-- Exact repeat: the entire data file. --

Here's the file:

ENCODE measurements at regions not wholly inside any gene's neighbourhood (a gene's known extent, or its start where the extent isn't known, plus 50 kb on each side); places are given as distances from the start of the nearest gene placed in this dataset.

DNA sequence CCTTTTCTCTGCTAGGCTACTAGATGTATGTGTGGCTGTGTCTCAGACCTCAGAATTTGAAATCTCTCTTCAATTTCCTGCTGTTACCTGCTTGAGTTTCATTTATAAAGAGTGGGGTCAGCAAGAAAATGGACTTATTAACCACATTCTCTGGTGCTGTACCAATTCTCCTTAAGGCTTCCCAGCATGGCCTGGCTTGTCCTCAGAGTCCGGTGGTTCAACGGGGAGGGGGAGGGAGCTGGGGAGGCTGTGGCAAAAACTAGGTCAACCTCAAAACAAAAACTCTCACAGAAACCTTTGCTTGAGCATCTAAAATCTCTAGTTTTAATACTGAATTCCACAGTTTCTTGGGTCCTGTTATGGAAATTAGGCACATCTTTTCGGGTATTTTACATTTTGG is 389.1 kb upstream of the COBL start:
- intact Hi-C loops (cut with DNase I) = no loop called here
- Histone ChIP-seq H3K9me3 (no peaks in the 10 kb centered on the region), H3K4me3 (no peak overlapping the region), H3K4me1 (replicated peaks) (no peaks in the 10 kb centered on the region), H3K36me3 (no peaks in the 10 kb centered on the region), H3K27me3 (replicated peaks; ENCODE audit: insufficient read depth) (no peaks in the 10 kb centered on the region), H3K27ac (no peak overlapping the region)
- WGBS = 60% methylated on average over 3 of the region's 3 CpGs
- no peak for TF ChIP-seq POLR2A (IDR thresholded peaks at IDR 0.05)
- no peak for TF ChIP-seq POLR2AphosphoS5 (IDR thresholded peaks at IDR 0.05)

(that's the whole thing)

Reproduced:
ENCODE measurements at regions not wholly inside any gene's neighbourhood (a gene's known extent, or its start where the extent isn't known, plus 50 kb on each side); places are given as distances from the start of the nearest gene placed in this dataset.

DNA sequence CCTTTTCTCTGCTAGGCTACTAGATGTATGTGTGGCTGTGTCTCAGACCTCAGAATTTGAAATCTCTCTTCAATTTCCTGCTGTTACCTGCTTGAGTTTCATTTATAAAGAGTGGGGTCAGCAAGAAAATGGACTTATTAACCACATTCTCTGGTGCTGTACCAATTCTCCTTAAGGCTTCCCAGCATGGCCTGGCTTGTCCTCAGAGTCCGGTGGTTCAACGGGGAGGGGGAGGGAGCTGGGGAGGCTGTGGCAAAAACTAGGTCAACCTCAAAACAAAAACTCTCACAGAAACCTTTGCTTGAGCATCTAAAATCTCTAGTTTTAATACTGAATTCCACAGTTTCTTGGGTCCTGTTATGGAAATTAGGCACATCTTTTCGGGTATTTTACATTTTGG is 389.1 kb upstream of the COBL start:
- intact Hi-C loops (cut with DNase I) = no loop called here
- Histone ChIP-seq H3K9me3 (no peaks in the 10 kb centered on the region), H3K4me3 (no peak overlapping the region), H3K4me1 (replicated peaks) (no peaks in the 10 kb centered on the region), H3K36me3 (no peaks in the 10 kb centered on the region), H3K27me3 (replicated peaks; ENCODE audit: insufficient read depth) (no peaks in the 10 kb centered on the region), H3K27ac (no peak overlapping the region)
- WGBS = 60% methylated on average over 3 of the region's 3 CpGs
- no peak for TF ChIP-seq POLR2A (IDR thresholded peaks at IDR 0.05)
- no peak for TF ChIP-seq POLR2AphosphoS5 (IDR thresholded peaks at IDR 0.05)